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Louise K. Davidson-Schmich, Matthew Hines, Thomas Klikauer, Norman Simms, Jeffrey Luppes, Stephen Milder, Robert Nyenhuis, and Randall Newnham

John Kampfner, Why the Germans Do it Better: Notes from a Grown-Up Country (London: Atlantic Books, 2020).

Karen Hagemann, Donna Harsch, and Friederike Brühöfener, eds., Gendering Post-1945 German History: Entanglements (New York: Berghahn Books, 2019).

Daniel Marwecki, Germany and Israel: Whitewashing and Statebuilding (London: C. Hurst & Co., 2020).

Robert Gellately, Hitler’s True Believers: How Ordinary People Became Nazis (New York: Oxford University Press, 2020).

Thomas Fleischman, Communist Pigs: An Animal History of East Germany’s Rise and Fall (Seattle: University of Washington Press, 2020).

Joanne Miyang Cho, ed., Transnational Encounters between Germany and East Asia since 1900 (New York: Routledge, 2018).

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Lauren Schwartz

How, in the aftermath of National Socialism and World War II, was the memory landscape of Munich and Bavaria denazified under the Office of the Military Government of the United States? Supplementing existing cultural approaches and scholarship on denazification in Bavaria, this article considers the execution of Allied Control Council Directive Number 30 by the American occupation government (omgus) in Bavaria, in conjunction with appropriated native Bavarian bureaucracies and bureaucrats, to inventory and assess the built environment in order to register militaristic or Nazi monuments and prioritize their removal or modification. The limitations of the project to renew or restore the monument landscape confront in turn the limitations on the “bureaucratic manufacture of memory” in the modification of individual memory.

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Sebastian Wolf

Chancellor Angela Merkel’s second grand coalition (2013–2017) was the most successful federal government since 2005 regarding the adoption of anti-corruption measures. This article first gives an overview of recent German anti-corruption reforms. In order to explain the varying policy outputs of Merkel’s coalition governments, an analytical perspective drawing on the multiple streams approach is utilized. This theoretical perspective is then applied to the analysis of three major anti-corruption reforms. Mainly on the basis of these case studies, the article concludes that the SPD was a crucial policy entrepreneur between 2013 and 2017. In former legislative periods, the Social Democrats could not advance their favored anti-corruption policies. But when the CDU and CSU decided not to make full use of their veto power, the spd pushed policy change through. Analyses of anti-corruption reforms should not overlook the constellations of veto players such as coalition parties and their preferred policy options.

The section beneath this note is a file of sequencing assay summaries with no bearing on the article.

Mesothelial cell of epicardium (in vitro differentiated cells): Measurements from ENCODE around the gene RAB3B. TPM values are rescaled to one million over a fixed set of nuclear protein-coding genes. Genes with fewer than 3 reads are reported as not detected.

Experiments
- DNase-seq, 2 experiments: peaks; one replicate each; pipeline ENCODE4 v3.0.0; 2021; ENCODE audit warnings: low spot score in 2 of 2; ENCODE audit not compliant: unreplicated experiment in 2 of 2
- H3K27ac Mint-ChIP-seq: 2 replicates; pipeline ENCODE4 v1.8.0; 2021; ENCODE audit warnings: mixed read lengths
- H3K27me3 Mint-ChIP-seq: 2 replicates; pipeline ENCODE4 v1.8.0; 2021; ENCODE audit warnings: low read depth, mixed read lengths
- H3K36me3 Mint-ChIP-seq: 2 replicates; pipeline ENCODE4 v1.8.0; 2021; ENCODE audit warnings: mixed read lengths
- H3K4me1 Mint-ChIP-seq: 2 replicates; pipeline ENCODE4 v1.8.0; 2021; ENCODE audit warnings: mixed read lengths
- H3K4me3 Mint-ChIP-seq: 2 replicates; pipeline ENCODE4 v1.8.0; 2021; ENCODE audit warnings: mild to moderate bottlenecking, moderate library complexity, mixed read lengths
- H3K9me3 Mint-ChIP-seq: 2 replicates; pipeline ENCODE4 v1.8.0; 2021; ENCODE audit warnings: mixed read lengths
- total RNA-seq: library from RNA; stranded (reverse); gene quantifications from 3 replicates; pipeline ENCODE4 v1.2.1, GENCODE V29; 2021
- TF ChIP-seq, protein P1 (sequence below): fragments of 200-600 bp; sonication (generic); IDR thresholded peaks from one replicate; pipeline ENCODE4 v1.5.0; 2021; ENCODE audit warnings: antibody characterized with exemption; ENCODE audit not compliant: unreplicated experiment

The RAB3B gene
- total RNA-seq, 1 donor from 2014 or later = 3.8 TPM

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Freed from Sadness and Fear

Politics, COVID-19, and the New Germany

Michael Meng and Adam R. Seipp

This article argues that we are witnessing the possible emergence of a Germany confident in the strength of its rational and democratic approach to governance. Thinking about this development through Baruch Spinoza’s insights into the centrality of reason to democracy, we suggest that Germany has responded to its past in a salutary manner by building a rational and responsible democracy. Few recent events illustrate this transformation more clearly than Germany’s reaction to the covid-19 pandemic.

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Thomas Just